|By El-Sayed M. Amin||1/10/2003|
The neighbor holds a special status in Islam. Islam encourages Muslims to treat their neighbors in a gentle way that reflects the true and genuine spirit of Islam as exemplified in its tolerant aspect especially with people of other faiths. It makes no difference whether the neighbors are Muslim or non-Muslim. ‘A’ishah, the Mother of the Believers, (may Allah be pleased with her) stated that she once asked the Prophet (peace and blessings be upon him), “O Messenger of Allah! I have two neighbors. To whom shall I send my gifts?” He said, “To the one whose gate is nearer to you.”
It is clear from the above Prophetic Hadith that Muslims are encouraged to not only treat our neighbors kindly, but also to exchange gifts with them. The wording of the Hadith does not indicate whether the one with whom we exchange gifts is a Muslim or not.
It was even reported that the Prophet (peace and blessings be upon him) had a neighbor who used to harm him and insult him at every encounter. Some days elapsed without the Prophet getting his share of this man’s abuse. Thinking that there must be some reason behind the man’s absence, he (peace and blessings be upon him) paid him a visit and found him sick. The man wondered how the Prophet could meet his bad treatment with such great behavior. To him, such noble character as taught by Islam was completely new.
If your neighbors are Muslim and relatives, then they have three rights on you: the right of the neighbor, the right of kin, and the right of the co-religionist. If they are non-Muslim and relatives, then two rights are due to them: that of neighbor and kin. And if they are non-Muslims outside of the family, you owe them the right of the neighbor only. Referring to this, Allah Almighty says what means, (And serve Allah. Ascribe no thing as partner unto Him. (Show) kindness unto parents, and unto near kindred, and orphans, and the needy, and into the neighbor who is of kin (unto you) and the neighbor who is not of kin and the fellow traveler…) (An-Nisaa’ 4:34 )
Enough to say that the Prophet (peace and blessings be upon him) stated in one of his Hadiths that Angel Jibreel (Gabriel) kept exhorting him to treat neighbors kindly to the extent that the Prophet imagined that a neighbor could inherit from his neighbor.
Below are some tips on how to approach your non-Muslim neighbors in a kind way that exemplifies Islamic manners:
1. Being good to neighbors is not only restricted to those who share the same building with you. Your roommate at the dorm is your neighbor; the person sitting behind you or next to you in a bus or at a bus stop is your neighbor; the one sharing your office at work is your neighbor; the person enjoying fresh air next to you in a public garden is also a neighbor. You ought to treat all of those people kindly and socialize with them within the permitted scope of Shari ‘ah.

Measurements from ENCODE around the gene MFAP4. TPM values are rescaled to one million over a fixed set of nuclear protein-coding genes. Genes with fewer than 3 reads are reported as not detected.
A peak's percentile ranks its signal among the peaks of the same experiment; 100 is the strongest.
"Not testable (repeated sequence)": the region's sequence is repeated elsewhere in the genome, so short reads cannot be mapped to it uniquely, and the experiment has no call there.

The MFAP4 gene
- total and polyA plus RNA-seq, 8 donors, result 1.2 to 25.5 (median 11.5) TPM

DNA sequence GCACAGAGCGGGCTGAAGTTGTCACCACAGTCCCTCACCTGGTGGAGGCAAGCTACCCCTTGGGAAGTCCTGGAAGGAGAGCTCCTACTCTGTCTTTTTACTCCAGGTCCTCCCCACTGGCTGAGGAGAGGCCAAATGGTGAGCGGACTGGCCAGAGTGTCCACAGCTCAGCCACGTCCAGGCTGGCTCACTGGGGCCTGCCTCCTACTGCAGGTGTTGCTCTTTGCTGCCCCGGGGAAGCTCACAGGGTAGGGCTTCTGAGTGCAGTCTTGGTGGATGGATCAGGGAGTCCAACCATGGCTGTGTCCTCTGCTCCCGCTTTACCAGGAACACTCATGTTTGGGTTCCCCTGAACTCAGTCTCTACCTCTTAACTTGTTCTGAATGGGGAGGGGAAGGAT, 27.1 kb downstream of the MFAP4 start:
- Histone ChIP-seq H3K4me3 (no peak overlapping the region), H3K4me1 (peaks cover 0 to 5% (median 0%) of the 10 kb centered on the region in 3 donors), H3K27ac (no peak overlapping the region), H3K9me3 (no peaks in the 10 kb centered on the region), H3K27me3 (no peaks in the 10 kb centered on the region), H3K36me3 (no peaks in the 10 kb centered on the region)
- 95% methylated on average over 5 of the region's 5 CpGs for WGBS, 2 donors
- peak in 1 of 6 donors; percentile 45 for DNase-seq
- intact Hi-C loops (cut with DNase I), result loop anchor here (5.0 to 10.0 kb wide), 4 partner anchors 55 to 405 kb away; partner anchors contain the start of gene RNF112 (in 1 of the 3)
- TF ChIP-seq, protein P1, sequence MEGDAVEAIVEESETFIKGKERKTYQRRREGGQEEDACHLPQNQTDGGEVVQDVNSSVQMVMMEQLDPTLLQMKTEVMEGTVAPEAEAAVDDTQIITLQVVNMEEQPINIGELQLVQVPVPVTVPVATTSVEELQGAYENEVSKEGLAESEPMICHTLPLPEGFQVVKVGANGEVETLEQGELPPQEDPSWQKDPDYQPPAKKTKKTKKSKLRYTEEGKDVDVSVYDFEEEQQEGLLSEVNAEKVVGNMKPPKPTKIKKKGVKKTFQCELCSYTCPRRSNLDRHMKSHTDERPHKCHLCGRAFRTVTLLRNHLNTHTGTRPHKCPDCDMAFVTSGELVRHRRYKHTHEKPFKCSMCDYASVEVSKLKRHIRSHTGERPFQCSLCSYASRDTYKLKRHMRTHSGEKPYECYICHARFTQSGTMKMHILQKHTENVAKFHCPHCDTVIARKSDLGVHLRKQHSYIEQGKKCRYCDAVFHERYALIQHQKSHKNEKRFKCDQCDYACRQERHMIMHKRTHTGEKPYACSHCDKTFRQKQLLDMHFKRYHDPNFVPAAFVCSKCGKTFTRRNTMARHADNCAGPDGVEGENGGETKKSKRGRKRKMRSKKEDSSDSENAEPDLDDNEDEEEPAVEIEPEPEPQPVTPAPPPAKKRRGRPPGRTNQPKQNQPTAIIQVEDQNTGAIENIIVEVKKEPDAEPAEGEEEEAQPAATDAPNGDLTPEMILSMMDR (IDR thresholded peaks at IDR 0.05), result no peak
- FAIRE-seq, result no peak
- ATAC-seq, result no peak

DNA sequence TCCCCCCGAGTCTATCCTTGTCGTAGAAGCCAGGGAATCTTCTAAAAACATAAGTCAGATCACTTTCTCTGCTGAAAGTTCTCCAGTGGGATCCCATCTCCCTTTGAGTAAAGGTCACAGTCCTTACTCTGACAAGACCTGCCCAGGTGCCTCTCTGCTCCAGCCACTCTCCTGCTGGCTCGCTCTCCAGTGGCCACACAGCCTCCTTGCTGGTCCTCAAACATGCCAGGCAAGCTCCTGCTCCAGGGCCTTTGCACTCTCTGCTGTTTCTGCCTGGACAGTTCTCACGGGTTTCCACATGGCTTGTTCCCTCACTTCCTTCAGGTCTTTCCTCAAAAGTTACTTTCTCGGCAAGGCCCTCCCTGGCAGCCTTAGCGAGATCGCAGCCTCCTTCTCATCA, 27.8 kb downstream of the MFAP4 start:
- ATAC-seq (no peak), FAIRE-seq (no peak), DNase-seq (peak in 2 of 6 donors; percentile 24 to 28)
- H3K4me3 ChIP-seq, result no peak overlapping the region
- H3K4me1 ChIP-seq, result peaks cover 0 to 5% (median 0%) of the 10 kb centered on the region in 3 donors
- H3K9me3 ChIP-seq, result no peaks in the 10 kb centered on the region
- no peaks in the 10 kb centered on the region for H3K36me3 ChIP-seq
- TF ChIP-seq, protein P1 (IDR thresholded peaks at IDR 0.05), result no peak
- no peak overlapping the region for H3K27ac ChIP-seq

2. Introduce yourself and your family to your neighbors when you move into a new place or when new neighbors move in. This will also help to relieve any fears or tensions they may have about Muslims. Also, don’t forget to say good-bye when you or they move away.
3. Care for them continually, especially at times of need and distress, as “the neighbor in need is a neighbor indeed.” If a neighbor is elderly or chronically ill, offer to run errands or shop for him or her.
4. In dealing with neighbors, it is safer to deal with those of the same sex as yourself. This does not mean that you should stop socializing at work or school with your non-Muslim workmates or classmates of the opposite sex, but be aware of Satanic snares. After-hours socializing should be with your same sex.
5. While socializing with non-Muslims, be cautious of becoming too lenient at the expense of your creed and principles. For example, don’t go out drinking with them. They will respect you more for sticking to your principles than for breaking the rules.
6. In addition to sharing ideas, you can share meals with them by inviting them to dinner on the weekend or accepting their invitation to the same, provided that you let them know about your dietary restrictions as a Muslim.
7. Conduct mutual visits so that the families can interact in a constructive way. If the discussion does turn to religion, focus on areas of common ground. For example, if your neighbors are Christian, then you should not enter into a futile argument with them about whether Jesus is God incarnate or not. Rather, tell them to what extent Islam honors all God’s Prophets and Messengers as a whole, and that Jesus is granted a special status among God’s Prophets and Messengers.
8. While socializing with neighbors, present your deen (Islam) in the best way. If you are faced with a difficult question or a distortion about Islam, do not be ashamed to stop for a while and tell them that you will try to contact a more knowledgeable person to seek the guidance regarding the issue raised. Thus, common grounds should be enhanced, and areas of dissension should never be raised.
9. If your neighbors show an interest in Islam, invite them to attend Islamic events, and even to accompany you to the mosque to see what it is like. It may be that their hearts become softened to Islam, and if they remain non-Muslim, at least you have succeeded in breaking the barrier. You can also visit the church where your neighbors pray if they invite you to do that, but here you should be cautious not to perform any act that your religion prohibits. In brief, be only a watchful monitor.
10. Always keep in mind the mighty reward that is in store for you in the Hereafter when you show kindness to a neighbor.